7 Tips to Avoid Common Mistakes During Festive Shopping

7 Tips to avoid Common Mistakes during Festive Shopping

Come autumn and our shopping DNA wakes up and readies for the festive months ahead. The gifting and splurging fever matches the marketing and pricing temptations put out by brands and establishments.  Some of us may have already got most of our shopping done. From a personal finance perspective, the shopping season taxes your wallet. It is not uncommon, at the end of the season, when the boxes have all been disposed of, to feel a pinch of regret over things you could have done without, things that stop working, things you could have got cheaper, and things you have more than one of. In addition, you might also be left carrying quite a bit of debt to service over the next several months, perhaps even beyond the next festive season.

Mistakes are best avoided but, well, it rarely works that way. You can learn from the experiences of others though.  Here are a few tips to help you stay away from feeling foolish, as well as hopefully sugarcoat the dent in your pocket.

Have a plan

Think about what you intend to buy and why. Just because there are amazing discounts doesn’t mean you need to buy. This isn’t the stock market. Buy only what you need, for yourself and for others. Remember that consumption is the bane of our time.  That mobile phone has a larger footprint than you think.

Compare prices

Not only should you look high (online) and low (neighborhood showroom) to make sure you are getting the best price, you should also read the fine print. Products and services come with various levels of add-ons that are built into the price, which the seller can tweak to his advantage. A lower price does not always equal the best deal. Also compare online and retail outlet prices. Showrooms are coming up with innovative ways to beat the online pricing model. Use that to your advantage.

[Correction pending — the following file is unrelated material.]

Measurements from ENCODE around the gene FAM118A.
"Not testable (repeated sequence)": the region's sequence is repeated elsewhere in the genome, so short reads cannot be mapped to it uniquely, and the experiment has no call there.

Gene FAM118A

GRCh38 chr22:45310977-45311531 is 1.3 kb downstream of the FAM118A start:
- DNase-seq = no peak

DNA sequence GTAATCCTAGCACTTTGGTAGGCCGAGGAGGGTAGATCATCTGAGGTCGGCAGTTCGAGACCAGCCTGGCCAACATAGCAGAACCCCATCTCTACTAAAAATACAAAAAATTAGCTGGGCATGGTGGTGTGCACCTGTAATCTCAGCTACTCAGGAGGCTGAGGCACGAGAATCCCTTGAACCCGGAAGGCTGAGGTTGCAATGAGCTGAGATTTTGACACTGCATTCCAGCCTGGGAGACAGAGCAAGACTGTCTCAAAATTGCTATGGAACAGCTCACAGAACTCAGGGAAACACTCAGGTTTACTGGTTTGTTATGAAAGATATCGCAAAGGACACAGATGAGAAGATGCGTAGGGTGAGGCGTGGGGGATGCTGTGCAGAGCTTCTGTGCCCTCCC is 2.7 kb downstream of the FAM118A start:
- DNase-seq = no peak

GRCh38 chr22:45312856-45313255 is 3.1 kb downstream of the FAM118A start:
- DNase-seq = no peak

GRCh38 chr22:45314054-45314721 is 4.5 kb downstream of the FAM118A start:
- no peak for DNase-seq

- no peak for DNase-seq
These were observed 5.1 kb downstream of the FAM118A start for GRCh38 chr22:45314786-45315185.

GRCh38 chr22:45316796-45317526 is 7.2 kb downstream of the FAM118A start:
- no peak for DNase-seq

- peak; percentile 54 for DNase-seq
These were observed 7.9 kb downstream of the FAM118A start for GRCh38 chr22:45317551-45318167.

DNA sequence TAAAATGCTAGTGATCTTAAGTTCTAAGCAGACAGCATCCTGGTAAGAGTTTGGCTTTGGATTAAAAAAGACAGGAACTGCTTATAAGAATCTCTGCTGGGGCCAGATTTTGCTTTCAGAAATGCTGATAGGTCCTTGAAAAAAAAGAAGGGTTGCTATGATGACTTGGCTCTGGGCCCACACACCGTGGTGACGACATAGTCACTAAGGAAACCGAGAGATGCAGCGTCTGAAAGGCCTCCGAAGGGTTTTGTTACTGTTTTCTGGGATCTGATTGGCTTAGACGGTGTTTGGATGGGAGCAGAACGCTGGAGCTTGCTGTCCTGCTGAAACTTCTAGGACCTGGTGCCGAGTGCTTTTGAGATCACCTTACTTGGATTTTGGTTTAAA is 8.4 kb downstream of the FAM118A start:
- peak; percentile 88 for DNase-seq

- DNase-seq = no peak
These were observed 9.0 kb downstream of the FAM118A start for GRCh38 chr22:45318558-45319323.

Avoid a new line of credit

Most stores are tied up with financing and credit card companies. Some of the offers are made to sound better if taken on their line of credit. The profit they sacrifice on the price of what you are buying is compensated by the much higher spending that is likely to follow on that line of credit. Use this option only if you really need to buy that product as you are committing future earnings.

Don’t neglect your credit card offers

Credit cards and online banking portals often have very attractive offers lined up for the festive season. Make sure you review all those ads, flyers and smses that you normally junk. It is also a good time to redeem the loyalty points on your cards.

Bills and warranties

Make sure you keep all bills carefully. If your warranty card has not been filled out and stamped by the dealer, your bill is a second line. Bills are also helpful for accounting purposes. If you are self employed, you might get tax breaks on several of your festive shopping expenses. If you buy equipment for work, you can also factor depreciation in as you go forward.

Defer your shopping

You don’t have to shop when everyone else is shopping. Sellers have a relatively lean season from spring to autumn. As a result, they do crazy things during shopping opportunities like holidays and long weekends. Like pay 1947 and take it home, and pay 1947 for the next 15 months if you buy it on Independence Day. End-of-season clearance sales have good bargains too.  Also look out for stores that are closing down; they often dispose of their stock at ridiculously low prices. Make sure you check your purchases for damages before paying for it.

See the big picture while buying

There are things that you will never use, wear or eat. Why buy one more of it? Also make sure what you buy is compatible with whatever else it needs to work with. If you cook in clay pots your domestic gas cylinder will run out ever few days. For digital purchases, make sure you review system and upgrades requirements.

If you have a big chunk of your festive shopping still left, we hope these tips will benefit you. Share your tips and experiences in a comment.

Subhorup Dasgupta is a Hyderabad-based writer. When he is not festive shopping, he writes about tea, music, films books and politics at his blog,  Subho’s Jejune Diet.